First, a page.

Vet warns of deadly heat stroke symptoms to look out for with your dog

5 August 2020, 11:35 | Updated: 7 August 2020, 09:02

Dr Scott shares his advice on how to keep your pets cool in the heat

This Morning viewers have been warned about taking their dogs out during the heatwave.

A vet on This Morning has revealed the heat stroke warning signs dog owners should look out for this weekend.

Scott Miller appeared on the show to offer advice when it comes to taking care of pets in the upcoming heatwave.

And talking to hosts Eamonn Holmes and Ruth Langsford, Scott said owners need to be on full alert to ensure their furry friends don’t suffer in the sun.

While humans are able to sweat to climatise to the rising temperatures, dogs have fur and there can't cool as easily and tend to overheat.

“Heat stroke is something that could happen really easily,” he warned.

Scott Miller has given some advice to dog owners
Scott Miller has given some advice to dog owners. Picture: ITV

Revealing the symptoms to look out for, he continued: “The main thing is excessive amounts of panting that continues in cooler environment.

“Also look out for drooling, staggering and losing coordination, and in the worse case scenario they could collapse or vomit.”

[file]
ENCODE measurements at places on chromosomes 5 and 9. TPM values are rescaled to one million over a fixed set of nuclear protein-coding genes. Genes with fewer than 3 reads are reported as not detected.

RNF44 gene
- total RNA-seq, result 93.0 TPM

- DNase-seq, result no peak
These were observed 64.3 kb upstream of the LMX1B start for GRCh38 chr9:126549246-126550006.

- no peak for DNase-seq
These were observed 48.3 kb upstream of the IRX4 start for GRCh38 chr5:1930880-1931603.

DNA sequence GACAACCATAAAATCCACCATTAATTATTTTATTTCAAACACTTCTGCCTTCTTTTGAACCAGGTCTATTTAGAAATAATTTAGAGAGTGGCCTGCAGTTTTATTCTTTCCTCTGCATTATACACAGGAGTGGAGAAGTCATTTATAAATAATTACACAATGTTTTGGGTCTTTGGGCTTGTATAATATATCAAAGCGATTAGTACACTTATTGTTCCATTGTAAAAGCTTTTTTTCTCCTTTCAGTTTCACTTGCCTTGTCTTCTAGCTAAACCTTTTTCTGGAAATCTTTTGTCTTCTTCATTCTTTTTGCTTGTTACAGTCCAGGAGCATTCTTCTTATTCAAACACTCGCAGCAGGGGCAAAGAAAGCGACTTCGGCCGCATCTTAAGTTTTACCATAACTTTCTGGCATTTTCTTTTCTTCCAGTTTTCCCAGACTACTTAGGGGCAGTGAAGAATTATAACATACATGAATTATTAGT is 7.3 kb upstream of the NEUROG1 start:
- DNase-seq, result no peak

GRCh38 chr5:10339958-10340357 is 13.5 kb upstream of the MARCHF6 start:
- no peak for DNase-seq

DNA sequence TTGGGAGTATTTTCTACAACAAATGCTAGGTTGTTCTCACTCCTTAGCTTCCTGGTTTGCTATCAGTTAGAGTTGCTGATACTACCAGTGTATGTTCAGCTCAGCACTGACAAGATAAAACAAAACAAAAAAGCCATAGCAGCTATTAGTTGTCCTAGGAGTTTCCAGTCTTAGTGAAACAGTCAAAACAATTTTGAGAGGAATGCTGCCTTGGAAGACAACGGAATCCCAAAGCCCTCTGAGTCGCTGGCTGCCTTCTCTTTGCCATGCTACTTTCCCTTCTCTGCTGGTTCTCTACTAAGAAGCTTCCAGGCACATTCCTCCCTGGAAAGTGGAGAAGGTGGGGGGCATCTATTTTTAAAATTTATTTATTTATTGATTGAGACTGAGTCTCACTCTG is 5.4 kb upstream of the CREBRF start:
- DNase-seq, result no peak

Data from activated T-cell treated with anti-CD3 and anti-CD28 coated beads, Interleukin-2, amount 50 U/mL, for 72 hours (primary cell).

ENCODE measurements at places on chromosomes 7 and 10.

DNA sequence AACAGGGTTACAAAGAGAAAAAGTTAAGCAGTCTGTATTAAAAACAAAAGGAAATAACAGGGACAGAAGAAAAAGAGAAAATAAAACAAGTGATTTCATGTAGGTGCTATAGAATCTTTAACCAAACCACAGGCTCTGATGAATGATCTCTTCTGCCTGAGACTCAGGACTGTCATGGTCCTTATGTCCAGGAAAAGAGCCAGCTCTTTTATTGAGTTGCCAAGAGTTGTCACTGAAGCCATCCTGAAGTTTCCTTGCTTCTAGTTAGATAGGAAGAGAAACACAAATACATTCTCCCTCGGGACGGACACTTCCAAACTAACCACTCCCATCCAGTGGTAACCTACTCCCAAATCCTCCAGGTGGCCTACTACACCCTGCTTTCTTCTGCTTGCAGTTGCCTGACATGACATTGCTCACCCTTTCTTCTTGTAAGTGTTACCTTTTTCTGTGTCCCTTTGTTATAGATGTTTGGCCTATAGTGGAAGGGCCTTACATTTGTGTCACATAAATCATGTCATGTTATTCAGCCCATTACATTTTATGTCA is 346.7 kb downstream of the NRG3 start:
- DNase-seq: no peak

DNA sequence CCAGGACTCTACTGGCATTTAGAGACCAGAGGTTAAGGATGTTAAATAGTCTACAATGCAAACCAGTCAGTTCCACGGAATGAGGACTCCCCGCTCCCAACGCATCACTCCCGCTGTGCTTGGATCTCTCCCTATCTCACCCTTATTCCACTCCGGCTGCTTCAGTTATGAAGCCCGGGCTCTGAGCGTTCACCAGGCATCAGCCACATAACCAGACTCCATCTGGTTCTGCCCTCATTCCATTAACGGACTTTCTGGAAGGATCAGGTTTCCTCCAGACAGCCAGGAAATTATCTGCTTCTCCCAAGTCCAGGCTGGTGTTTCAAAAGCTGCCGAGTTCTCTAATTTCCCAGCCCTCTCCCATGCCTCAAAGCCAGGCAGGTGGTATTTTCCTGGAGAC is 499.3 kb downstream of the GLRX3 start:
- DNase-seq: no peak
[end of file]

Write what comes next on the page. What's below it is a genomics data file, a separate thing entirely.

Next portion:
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Scott went on to say: “If you spot any of these signs you absolutely need to contact your vet immediately.

“You may not see symptoms initially, but I’ve seen animals coming in a few days later with organ failure or anemia where they had heat stroke.”

Before adding: “You need to be watching furry friends very carefully.”

Dogs can struggle in the heat
Dogs can struggle in the heat. Picture: PA Images

Scott also told dog owners to avoid walking their pooches in the middle of the day, as well as giving them lots of water and shade.

With temperatures set to hit 34C on Friday, experts are also warning about the dangers of leaving dogs alone in cars.

Scott revealed that pets can die within just 15 minutes in a hot car, as he begged: “Please, please, please don’t leave dogs in the car unattended.

“And if you’re going on long journeys, stop regularly to let them cool down and take lots of water.”

Other tips for looking out for your dog in the hot weather included putting a wet bandana around their neck to keep them cool, as well as using a fan directly pointing at them.

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